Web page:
In May 2017, a construction supervisor was jailed for a year for gross negligence manslaughter over the death of a lawyer crushed by half-tonne windows. Amanda Telfer, 43, was killed when a stack of large unglazed frames collapsed on her as she walked past a building site in central London. Members of the public rushed to help, but Telfer could not be saved and she was pronounced dead at the scene.
A jury found the supervisor at IS Europe Ltd, Kelvin Adsett, guilty of manslaughter and breaching health and safety legislation. Sentencing him to 12 months in prison, Judge Peter Rook QC told him: “Your actions contributed to the wholly needless and untimely death of Amanda Telfer.
” The judge said he had shown “reckless disregard” for what was a life-threatening situation.

July 2017 a Company Director Dale Pike was sent to prison for 32 months after being convicted of gross negligence manslaughter.
He employed a vulnerable individual to collect golf balls from a lake at around £20-£40 per day when the normal rate was around £1000 per day.
The Judge indicated in his sentencing remarks that the deceased;

“was an unsuitable contender for the diving work you employed him to undertake, but you allowed him to take those risks to make a quick buck”

“The risk of death or serious injury was obvious to you, but your cavalier attitude towards safety was the cause of Mr P’s death”

October 2018 a sole director has been threatened with prison after a joint operation uncovered a series of safety and health fraud offences.
Barrie John Henry Birch was sentenced to 18 months’ jail, suspended for two years, and disqualified from being a company director for five years after his firm, BBS Improvements, carried out unsafe and unnecessary building work. Workers were put at risk because there was no scaffolding.
The fraudulent activity was uncovered when a member of the public lodged a complaint with Worcestershire Trading Standards about BBS Improvements’ work on the roof of a domestic property in Redditch in May 2017.

The Guardian also details in a July article… The new advice from the Sentencing Council could affect the outcome of prosecutions arising from the Hillsborough disaster and the Grenfell Tower fire.

What should Directors and Managers do?

You need to ensure that your company is continuing to improve its health and safety management. Some key factors to ensure are:

  • Directors need to ensure that they are actively driving the health and safety culture of their businesses from the top.
  • Directors and managers need to be reminded of their responsibilities in relation to health and safety management and the results of failing to fulfil these responsibilities.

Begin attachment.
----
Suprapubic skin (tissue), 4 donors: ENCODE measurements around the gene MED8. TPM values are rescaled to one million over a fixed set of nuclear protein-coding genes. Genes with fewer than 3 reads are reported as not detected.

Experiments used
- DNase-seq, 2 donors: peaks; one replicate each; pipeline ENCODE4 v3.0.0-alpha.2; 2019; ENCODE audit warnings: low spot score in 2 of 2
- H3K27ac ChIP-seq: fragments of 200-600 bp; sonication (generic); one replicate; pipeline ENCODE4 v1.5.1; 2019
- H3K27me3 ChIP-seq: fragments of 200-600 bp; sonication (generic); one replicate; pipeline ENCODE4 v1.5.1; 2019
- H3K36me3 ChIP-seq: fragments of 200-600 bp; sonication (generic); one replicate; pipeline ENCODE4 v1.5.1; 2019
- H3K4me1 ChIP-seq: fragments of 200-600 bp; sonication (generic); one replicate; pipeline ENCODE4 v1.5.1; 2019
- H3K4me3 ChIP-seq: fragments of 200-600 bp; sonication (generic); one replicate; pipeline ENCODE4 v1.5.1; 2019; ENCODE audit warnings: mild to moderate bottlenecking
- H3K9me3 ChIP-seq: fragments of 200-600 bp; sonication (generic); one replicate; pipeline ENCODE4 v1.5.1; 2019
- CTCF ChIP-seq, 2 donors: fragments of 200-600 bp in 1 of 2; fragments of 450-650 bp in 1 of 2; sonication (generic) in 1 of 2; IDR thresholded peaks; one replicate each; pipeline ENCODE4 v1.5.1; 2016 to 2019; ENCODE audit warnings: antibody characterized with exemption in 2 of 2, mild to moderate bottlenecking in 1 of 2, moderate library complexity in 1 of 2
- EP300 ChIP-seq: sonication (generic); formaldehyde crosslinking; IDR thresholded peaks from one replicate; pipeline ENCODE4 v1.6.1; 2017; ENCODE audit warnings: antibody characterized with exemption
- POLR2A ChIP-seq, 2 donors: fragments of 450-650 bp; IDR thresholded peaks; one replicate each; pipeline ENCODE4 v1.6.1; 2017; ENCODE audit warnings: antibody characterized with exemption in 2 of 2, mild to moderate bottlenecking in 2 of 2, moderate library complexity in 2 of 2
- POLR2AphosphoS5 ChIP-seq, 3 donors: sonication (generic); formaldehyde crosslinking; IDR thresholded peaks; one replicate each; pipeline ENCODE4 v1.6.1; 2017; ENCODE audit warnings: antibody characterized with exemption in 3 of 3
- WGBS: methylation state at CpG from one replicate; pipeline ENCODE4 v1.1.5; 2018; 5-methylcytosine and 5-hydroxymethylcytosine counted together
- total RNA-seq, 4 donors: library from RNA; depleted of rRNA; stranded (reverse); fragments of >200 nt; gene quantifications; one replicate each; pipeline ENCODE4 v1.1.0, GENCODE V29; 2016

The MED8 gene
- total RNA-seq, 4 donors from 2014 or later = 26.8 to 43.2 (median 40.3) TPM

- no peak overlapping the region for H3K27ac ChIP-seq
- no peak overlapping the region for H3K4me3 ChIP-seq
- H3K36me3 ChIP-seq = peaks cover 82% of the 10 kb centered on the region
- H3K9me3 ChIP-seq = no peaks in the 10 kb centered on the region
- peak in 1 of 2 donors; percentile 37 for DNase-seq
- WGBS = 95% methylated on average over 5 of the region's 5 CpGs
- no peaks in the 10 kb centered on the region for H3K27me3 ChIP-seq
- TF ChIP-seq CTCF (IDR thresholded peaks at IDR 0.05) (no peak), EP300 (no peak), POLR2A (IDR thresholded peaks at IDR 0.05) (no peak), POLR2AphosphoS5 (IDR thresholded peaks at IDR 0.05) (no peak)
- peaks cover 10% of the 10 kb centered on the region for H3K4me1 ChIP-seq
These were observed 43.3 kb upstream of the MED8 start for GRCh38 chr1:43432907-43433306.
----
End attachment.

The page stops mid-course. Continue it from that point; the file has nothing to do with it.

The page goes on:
• Directors and Managers need to ensure that all work activities are appropriately risk assessed and planned.



On 31 July 2018 the new sentencing guidelines for manslaughter offences were published by the Sentencing Guidelines Council. The impact on health safety offences is felt through the revised guidelines for gross negligence manslaughter. The new guidelines come into effect on 1 November 2018 and will apply from that date regardless of when the offence was committed.

Typically in health and safety cases we have seen the organisation being prosecuted for Corporate Manslaughter or offences under the Health and Safety at Work 1974, however, there is a growing trend by the Police to focus in on the individuals within organisations, and these guidelines have the potential to massively increase custodial sentences.

The increased risk of lengthy custodial sentences in the sentencing guidelines comes from the now familiar assessment of culpability that we saw introduced in the 2016 sentencing guidelines for corporate manslaughter and health and safety offences.

Criteria contained within the ‘high culpability’ category include cost savings, and that the offender was aware of risk of death due to negligent conduct.
It is therefore easy in health and safety cases to see how an individual could be accused of allowing the risk of death to be present due to costs concerns if for example a risk assessment identifies a risk of death and remedial measures that are cost proportionate and yet nothing is done and death occurs.

Although one might expect, and hope that most cases will fall in the ‘medium’ culpability bracket (even with its starting point of 6 years custody with a range of 3-9 years), some of the criteria for high culpability are arguably easy to meet in a health and safety case.

The reality is that anyone of the criteria in the guidelines for high culpability could result in the offender being deemed to be highly culpable.This then means that the sentencing starting point goes to 12 years with a range available to the court of 8 -16 years.

Under the new guidelines both cost savings and an awareness of the risk of death were present and the negligent conduct took place and therefore under the new guidelines the Directors culpability would undoubtedly be assessed as high and therefore attract a starting point of 18 years, a sentence three times longer than the one that was imposed.

Ultimately the message to individuals remains the same. Ensure that health and safety in the work place is managed properly and in the event of a fatal accident get legal support straight away.


Useful links

Thank you to all these articles and data sources which provided the details needed to complete the article:

Protect your business and your family should the worst happen.


Note from our founder

“If everyone who reads this article took a minute to review current policies and procedures in their organisation and made the appropriate updates to ensure they are doing everything practicably possible… Workplace accidents and convictions would dramatically reduce instead of director convicitons being at their highest ever”

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Karl Spencer